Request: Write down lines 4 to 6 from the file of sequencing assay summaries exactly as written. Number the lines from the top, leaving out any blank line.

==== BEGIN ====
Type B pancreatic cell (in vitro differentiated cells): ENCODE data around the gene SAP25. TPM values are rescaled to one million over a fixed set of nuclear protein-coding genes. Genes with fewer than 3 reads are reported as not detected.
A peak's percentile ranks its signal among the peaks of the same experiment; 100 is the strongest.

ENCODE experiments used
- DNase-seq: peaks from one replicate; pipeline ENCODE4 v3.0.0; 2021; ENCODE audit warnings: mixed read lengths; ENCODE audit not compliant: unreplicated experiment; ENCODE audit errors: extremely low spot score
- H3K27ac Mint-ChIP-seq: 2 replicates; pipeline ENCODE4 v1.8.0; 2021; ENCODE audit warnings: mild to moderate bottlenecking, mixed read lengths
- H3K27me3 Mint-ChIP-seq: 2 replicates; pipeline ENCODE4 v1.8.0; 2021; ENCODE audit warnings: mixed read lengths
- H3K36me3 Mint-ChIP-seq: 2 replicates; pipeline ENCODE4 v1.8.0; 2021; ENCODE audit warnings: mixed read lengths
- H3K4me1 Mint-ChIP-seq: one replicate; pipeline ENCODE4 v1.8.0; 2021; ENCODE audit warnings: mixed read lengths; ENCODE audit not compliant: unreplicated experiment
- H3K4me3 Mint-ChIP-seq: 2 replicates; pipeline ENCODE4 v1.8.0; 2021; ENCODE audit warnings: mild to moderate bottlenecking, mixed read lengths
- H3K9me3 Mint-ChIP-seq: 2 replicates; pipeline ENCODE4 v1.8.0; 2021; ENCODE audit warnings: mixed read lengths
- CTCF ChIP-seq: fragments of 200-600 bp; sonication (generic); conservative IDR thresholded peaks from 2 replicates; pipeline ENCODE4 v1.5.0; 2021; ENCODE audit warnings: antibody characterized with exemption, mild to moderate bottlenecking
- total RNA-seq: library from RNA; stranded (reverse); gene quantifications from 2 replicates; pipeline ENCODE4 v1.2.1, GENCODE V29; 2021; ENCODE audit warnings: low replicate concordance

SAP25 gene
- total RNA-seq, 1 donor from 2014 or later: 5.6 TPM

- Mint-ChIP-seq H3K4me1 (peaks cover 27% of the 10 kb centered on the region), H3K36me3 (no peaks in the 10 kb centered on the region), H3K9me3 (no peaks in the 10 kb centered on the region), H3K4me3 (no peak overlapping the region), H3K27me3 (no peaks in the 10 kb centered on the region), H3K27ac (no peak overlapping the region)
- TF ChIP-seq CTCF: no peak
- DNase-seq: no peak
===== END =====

- DNase-seq: peaks from one replicate; pipeline ENCODE4 v3.0.0; 2021; ENCODE audit warnings: mixed read lengths; ENCODE audit not compliant: unreplicated experiment; ENCODE audit errors: extremely low spot score
- H3K27ac Mint-ChIP-seq: 2 replicates; pipeline ENCODE4 v1.8.0; 2021; ENCODE audit warnings: mild to moderate bottlenecking, mixed read lengths
- H3K27me3 Mint-ChIP-seq: 2 replicates; pipeline ENCODE4 v1.8.0; 2021; ENCODE audit warnings: mixed read lengths